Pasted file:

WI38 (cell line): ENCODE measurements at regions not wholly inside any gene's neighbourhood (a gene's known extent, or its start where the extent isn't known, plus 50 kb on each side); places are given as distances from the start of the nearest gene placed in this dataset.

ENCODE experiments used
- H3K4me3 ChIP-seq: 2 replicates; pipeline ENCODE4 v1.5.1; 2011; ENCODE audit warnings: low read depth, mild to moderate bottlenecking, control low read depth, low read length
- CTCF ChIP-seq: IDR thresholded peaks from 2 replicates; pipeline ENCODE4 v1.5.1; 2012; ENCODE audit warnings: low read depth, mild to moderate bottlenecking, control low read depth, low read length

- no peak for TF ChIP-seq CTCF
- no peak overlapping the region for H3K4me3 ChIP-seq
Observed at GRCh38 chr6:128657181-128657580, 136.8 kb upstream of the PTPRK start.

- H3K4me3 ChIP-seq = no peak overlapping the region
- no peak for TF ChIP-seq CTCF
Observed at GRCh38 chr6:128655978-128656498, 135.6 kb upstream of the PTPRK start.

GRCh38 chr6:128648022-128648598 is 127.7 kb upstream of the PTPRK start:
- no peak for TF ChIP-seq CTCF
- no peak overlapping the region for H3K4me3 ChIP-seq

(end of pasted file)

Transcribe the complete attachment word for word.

WI38 (cell line): ENCODE measurements at regions not wholly inside any gene's neighbourhood (a gene's known extent, or its start where the extent isn't known, plus 50 kb on each side); places are given as distances from the start of the nearest gene placed in this dataset.

ENCODE experiments used
- H3K4me3 ChIP-seq: 2 replicates; pipeline ENCODE4 v1.5.1; 2011; ENCODE audit warnings: low read depth, mild to moderate bottlenecking, control low read depth, low read length
- CTCF ChIP-seq: IDR thresholded peaks from 2 replicates; pipeline ENCODE4 v1.5.1; 2012; ENCODE audit warnings: low read depth, mild to moderate bottlenecking, control low read depth, low read length

- no peak for TF ChIP-seq CTCF
- no peak overlapping the region for H3K4me3 ChIP-seq
Observed at GRCh38 chr6:128657181-128657580, 136.8 kb upstream of the PTPRK start.

- H3K4me3 ChIP-seq = no peak overlapping the region
- no peak for TF ChIP-seq CTCF
Observed at GRCh38 chr6:128655978-128656498, 135.6 kb upstream of the PTPRK start.

GRCh38 chr6:128648022-128648598 is 127.7 kb upstream of the PTPRK start:
- no peak for TF ChIP-seq CTCF
- no peak overlapping the region for H3K4me3 ChIP-seq